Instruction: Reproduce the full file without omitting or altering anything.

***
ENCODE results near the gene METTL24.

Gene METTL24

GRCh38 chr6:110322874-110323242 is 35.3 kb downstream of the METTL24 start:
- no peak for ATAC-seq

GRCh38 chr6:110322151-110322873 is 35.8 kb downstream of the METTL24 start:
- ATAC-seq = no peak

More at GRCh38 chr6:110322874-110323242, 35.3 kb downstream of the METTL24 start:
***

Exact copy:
ENCODE results near the gene METTL24.

Gene METTL24

GRCh38 chr6:110322874-110323242 is 35.3 kb downstream of the METTL24 start:
- no peak for ATAC-seq

GRCh38 chr6:110322151-110322873 is 35.8 kb downstream of the METTL24 start:
- ATAC-seq = no peak

More at GRCh38 chr6:110322874-110323242, 35.3 kb downstream of the METTL24 start: